Rodrigues, who proceeded pro se before the District Court, filed a pro se notice of appeal.2


A. The Rooker-Feldman Doctrine

The District Court determined that the Rooker-Feldman doctrine may have deprived it of jurisdiction over some but not all of Rodrigues's claims. Although the Court did not identify which claims it thought were precluded by that doctrine, it stated that it would lack jurisdiction over any claims seeking to re-litigate matters decided by the state-court action. We disagree that Rooker-Feldman stands as a jurisdictional obstacle in this case.

Rooker-Feldman “is a ‘narrow doctrine’ that ‘applies only in limited circumstances.’ ” Great W. Mining & Mineral Co. v. Fox Rothschild LLP, 615 F.3d 159, 169 (3d Cir. 2010) (quoting Lance v. Dennis, 546 U.S. 459, 464-66, 126 S.Ct. 1198, 163 L.Ed.2d 1059 (2006) ). It “is confined to ․ cases brought by state-court losers complaining of injuries caused by state-court judgments rendered before the district court proceedings commenced and inviting district court review and rejection of those judgments.” Exxon Mobil Corp. v. Saudi Basic Indus. Corp., 544 U.S. 280, 284, 125 S.Ct. 1517, 161 L.Ed.2d 454 (2005). The doctrine, therefore, “does not bar suits that challenge actions or injuries underlying state court decisions—and especially those that predate entry of a state court decision—rather than the decisions themselves.” Allen v. DeBello, 861 F.3d 433, 438 (3d Cir. 2017). Rodrigues's claims here either relate to purported injuries caused by the defendants in 2005 or 2007 in relation to mortgages on the property and the Loan before the state-court action commenced, or relate to independent actions by certain defendants, such as a failure to respond to a notice of rescission. The claims do not allege injuries arising from the state-court action itself. Accordingly, the Rooker-Feldman doctrine does not bar Rodrigues's complaint.

B. New Jersey's Entire Controversy Doctrine

Although Rooker-Feldman does not deprive the federal courts of jurisdiction to hear Rodrigues's claims, we will affirm the District Court's determination that New Jersey's entire controversy doctrine requires dismissal of the case, at least as to those defendants that were parties to the state-court action.

New Jersey's entire controversy doctrine “embodies the principle that the adjudication of a legal controversy should occur in one litigation in only one court; accordingly, all parties involved in a litigation should at the very least present in that proceeding all of their claims and defenses that are related to the underlying controversy.” Wadeer v. N.J. Mfrs. Ins. Co., 220 N.J. 591, 110 A.3d 19, 27 (2015) (citation omitted). We have characterized the doctrine as “New Jersey's specific, and idiosyncratic, application of traditional res judicata principles.” Ricketti v. Barry, 775 F.3d 611, 613 (3d Cir. 2015) (citation omitted). The doctrine “applies in federal courts when there was a previous state-court action involving the same transaction[.]” Id. (quotation marks and citation omitted). Its application, however, is limited “to mandatory joinder of claims[;]” it no longer applies to mandatory joinder of parties.4 Kent Motor Cars, Inc. v. Reynolds & Reynolds, Co., 207 N.J. 428, 25 A.3d 1027, 1036 (2011); accord Ricketti, 775 F.3d at 614.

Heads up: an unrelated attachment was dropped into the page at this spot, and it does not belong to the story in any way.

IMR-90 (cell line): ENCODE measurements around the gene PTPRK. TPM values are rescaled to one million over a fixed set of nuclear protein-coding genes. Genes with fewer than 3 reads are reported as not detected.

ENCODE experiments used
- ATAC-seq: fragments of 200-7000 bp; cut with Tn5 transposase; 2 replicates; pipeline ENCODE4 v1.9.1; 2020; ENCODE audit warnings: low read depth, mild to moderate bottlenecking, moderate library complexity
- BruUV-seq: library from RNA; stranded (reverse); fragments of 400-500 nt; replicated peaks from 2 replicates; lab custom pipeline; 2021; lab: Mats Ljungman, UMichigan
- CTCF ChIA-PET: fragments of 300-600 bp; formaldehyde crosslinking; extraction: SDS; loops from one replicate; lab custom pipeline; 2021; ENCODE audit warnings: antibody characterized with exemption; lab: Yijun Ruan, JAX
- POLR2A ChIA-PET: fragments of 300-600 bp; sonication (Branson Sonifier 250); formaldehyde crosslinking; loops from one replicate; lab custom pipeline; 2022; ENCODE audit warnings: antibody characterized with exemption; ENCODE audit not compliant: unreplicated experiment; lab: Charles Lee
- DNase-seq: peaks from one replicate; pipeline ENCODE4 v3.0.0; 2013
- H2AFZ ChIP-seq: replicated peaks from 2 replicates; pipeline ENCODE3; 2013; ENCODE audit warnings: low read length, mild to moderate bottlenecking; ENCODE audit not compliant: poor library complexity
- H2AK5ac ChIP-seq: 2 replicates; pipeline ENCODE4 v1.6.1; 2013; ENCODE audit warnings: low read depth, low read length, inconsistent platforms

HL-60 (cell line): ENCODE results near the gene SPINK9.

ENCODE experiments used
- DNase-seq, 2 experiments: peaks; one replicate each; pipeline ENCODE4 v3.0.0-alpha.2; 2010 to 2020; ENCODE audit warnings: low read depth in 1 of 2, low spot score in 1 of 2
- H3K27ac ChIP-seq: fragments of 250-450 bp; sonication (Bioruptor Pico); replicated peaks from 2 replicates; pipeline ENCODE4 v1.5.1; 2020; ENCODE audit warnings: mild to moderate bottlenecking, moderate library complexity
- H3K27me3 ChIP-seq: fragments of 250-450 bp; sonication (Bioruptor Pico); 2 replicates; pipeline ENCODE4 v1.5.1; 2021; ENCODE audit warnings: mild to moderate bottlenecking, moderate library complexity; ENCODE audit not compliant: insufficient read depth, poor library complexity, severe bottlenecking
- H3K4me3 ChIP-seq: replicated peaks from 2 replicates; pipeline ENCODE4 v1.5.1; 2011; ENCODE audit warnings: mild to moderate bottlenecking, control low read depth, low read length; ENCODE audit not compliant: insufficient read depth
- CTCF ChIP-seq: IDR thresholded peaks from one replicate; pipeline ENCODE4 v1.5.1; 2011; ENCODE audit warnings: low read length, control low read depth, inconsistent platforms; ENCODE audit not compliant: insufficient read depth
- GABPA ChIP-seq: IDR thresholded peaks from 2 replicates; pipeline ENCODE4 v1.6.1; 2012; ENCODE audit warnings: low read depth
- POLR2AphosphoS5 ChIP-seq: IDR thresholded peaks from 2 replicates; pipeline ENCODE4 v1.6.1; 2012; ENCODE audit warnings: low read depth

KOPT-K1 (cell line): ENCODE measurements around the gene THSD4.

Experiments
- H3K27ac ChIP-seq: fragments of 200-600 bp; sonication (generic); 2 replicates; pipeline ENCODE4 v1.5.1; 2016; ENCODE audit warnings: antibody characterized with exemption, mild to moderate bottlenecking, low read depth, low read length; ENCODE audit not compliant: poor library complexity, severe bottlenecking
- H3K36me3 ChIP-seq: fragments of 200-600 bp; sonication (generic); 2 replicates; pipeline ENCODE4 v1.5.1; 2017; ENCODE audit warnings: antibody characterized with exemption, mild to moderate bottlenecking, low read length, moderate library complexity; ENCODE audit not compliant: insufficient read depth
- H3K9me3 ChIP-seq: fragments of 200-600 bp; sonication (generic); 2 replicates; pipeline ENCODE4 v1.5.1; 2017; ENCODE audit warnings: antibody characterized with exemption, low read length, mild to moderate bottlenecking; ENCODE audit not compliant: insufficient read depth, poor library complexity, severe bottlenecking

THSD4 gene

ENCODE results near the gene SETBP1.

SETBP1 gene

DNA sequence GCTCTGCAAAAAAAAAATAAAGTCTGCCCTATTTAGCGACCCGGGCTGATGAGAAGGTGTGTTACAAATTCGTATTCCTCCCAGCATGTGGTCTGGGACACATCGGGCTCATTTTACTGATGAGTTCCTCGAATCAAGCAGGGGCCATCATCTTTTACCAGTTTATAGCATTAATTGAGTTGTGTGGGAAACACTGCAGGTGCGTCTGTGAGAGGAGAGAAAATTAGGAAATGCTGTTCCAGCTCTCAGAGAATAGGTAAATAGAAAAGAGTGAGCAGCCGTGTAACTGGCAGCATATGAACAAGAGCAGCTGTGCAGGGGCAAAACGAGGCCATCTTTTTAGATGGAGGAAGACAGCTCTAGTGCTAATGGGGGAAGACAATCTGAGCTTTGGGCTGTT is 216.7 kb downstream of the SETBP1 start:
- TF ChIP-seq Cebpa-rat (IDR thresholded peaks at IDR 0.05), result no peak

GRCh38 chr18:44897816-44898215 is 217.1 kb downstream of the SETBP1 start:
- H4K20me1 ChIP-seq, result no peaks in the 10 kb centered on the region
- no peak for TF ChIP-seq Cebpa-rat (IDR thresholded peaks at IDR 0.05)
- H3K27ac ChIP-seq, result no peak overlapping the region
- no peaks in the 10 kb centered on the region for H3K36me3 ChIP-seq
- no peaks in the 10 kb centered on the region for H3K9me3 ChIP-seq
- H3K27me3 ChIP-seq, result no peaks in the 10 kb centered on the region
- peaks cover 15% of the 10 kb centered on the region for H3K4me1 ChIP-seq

Each claim Rodrigues has asserted against Wells Fargo, U.S. Bank, and HSBC could have and should have been included in his state-court action against those defendants. Much like the claims here, the claims in the earlier state suit “arose from the original mortgage loan in 2005, the refinancing in 2007, and the chain of assignments.” (App. at 21.) Because the claims before the District Court “ar[o]se from ․ the same transaction or series of transactions” that were the subject of the underlying state-court action, Wadeer, 110 A.3d at 27 (citation omitted), the District Court correctly dismissed Rodrigues's claims as to Wells Fargo, U.S. Bank, and HSBC.

C. Statute of Limitations 5

Rodrigues's claims against MERS, GE, and WMC under TILA, the FDCPA, and the New Jersey Consumer Fraud Act, while not barred by the entire controversy doctrine, nonetheless fail on statute of limitations grounds, essentially for the reasons stated by the District Court.

Rodrigues's TILA claims based on an alleged right of rescission are subject to a three-year statute of limitations that runs from “the date of consummation of the transaction or upon the sale of the property, whichever occurs first[.]” 15 U.S.C. § 1635(f). That period is not subject to tolling. Id.; Beach v. Ocwen Fed. Bank, 523 U.S. 410, 417-18, 118 S.Ct. 1408, 140 L.Ed.2d 566 (1998). Claims for money damages under TILA must be brought within one year “from the date the loan closed[.]” In re Community Bank of N. Va., 622 F.3d 275, 303 (3d Cir. 2010). Because Rodrigues's “TILA claims, by definition, relate to the closing of the original loan in 2005 or the refinancing on March 28, 2007[,] ․ [t]he TILA claims [brought in 2016] are ․ barred by the statute of limitations.” (App. at 23.)